Scalability

What is 'Scalability'

Scalability is a characteristic of a system, model or function that describes its capability to cope and perform under an increased or expanding workload. A system that scales well will be able to maintain or even increase its level of performance or efficiency when tested by larger operational demands. In financial markets, scalability refers to financial institutions' ability to handle increased demands; in the corporate environment, a scalable company is one that can maintain or improve profit margins while sales volume increases.

BREAKING DOWN 'Scalability'

Scalability, whether it be in a financial context or within a context of business strategy, describes a company's ability to grow without being hampered by its structure or available resources. The idea of scalability has become more prevalent in recent years as technology has made it easier to acquire customers and scale.

Technology Makes Scaling a Company Easier

Technology companies, for example, have an amazing ability to scale quickly, making tech companies high growth opportunities. The reasoning behind this is a lack of inventory and a software as a service (SaaS) model of producing goods and services. Companies with low operating overhead and little to no burden of warehousing and inventory don't need a lot of resources or infrastructure to grow rapidly.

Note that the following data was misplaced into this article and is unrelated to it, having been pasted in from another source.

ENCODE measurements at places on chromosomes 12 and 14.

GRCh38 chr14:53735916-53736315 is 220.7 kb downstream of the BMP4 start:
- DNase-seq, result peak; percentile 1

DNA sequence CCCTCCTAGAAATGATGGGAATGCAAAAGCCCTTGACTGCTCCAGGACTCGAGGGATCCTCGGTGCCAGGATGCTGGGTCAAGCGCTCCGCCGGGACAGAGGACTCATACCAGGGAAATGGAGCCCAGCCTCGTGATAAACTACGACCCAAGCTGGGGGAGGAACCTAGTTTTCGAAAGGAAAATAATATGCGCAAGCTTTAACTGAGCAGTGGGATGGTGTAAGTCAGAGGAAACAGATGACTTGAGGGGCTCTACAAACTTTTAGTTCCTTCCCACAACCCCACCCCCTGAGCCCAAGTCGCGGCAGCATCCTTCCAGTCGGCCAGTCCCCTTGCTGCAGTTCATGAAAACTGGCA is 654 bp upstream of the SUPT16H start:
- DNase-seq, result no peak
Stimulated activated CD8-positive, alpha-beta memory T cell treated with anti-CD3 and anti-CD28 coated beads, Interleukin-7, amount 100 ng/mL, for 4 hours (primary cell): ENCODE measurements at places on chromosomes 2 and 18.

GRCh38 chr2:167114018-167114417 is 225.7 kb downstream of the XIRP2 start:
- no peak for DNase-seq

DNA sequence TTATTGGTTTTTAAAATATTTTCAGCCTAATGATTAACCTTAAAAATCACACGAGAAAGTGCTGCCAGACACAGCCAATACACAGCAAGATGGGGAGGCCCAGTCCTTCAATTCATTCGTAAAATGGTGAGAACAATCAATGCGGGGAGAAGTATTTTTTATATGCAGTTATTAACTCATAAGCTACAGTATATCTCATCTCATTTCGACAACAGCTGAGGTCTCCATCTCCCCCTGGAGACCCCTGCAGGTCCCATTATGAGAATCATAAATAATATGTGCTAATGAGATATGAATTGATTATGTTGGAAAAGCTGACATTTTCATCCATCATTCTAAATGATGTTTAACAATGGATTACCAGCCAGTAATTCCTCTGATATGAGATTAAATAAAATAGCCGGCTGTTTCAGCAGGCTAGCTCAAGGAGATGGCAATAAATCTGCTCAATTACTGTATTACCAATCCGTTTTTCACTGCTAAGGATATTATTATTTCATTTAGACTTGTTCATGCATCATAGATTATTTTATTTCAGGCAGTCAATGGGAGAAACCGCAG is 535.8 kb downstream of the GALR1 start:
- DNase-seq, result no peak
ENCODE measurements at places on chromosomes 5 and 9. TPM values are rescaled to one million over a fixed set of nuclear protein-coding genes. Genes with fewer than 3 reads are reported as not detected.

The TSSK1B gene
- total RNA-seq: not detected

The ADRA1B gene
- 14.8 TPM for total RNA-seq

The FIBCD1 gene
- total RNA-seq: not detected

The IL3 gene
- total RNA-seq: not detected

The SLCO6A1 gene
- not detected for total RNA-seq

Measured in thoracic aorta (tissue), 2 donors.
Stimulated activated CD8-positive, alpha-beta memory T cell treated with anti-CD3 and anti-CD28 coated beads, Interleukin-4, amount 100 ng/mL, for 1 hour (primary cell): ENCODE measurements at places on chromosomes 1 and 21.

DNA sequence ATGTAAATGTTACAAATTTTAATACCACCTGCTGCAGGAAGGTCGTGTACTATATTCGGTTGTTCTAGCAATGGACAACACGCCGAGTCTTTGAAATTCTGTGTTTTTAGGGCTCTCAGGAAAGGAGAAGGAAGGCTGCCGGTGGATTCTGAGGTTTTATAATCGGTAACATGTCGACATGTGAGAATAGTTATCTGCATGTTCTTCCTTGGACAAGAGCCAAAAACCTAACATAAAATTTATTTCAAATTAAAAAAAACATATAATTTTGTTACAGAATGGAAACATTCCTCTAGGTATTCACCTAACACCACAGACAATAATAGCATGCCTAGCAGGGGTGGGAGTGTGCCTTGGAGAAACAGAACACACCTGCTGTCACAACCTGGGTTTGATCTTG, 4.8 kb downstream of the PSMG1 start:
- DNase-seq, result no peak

Even companies that are not directly related to the technology industry have a greater ability to scale. Customer acquisition, for example, through the use of tools like digital advertising, has become a lot easier. Even banking institutions can implement digital advertising strategies to increase signups for online banking services, increasing their customer base and revenue potential.

Elements of a Scalable Business

At its core, a scalable business is one that focuses on the implementation of processes that lead to an efficient operation. The workflow and structure of the business allow for scalability.

All scalable companies have an established group of leaders, including C-level executives, investors and advisors, who provide strategy and direction. Scalable businesses also have consistent brand messaging across their divisions and locations. A lack of brand enforcement sometimes causes companies to lose sight of their core value, thus decreasing scalability. Yahoo is an example of this. After the company scaled up quickly, it lost sight of its core business and has floundered.

A scalable company has effective tools for measurement, so the entire business can be assessed and managed at each level. This management leads to the efficient operations described above and helps with capital budgeting.

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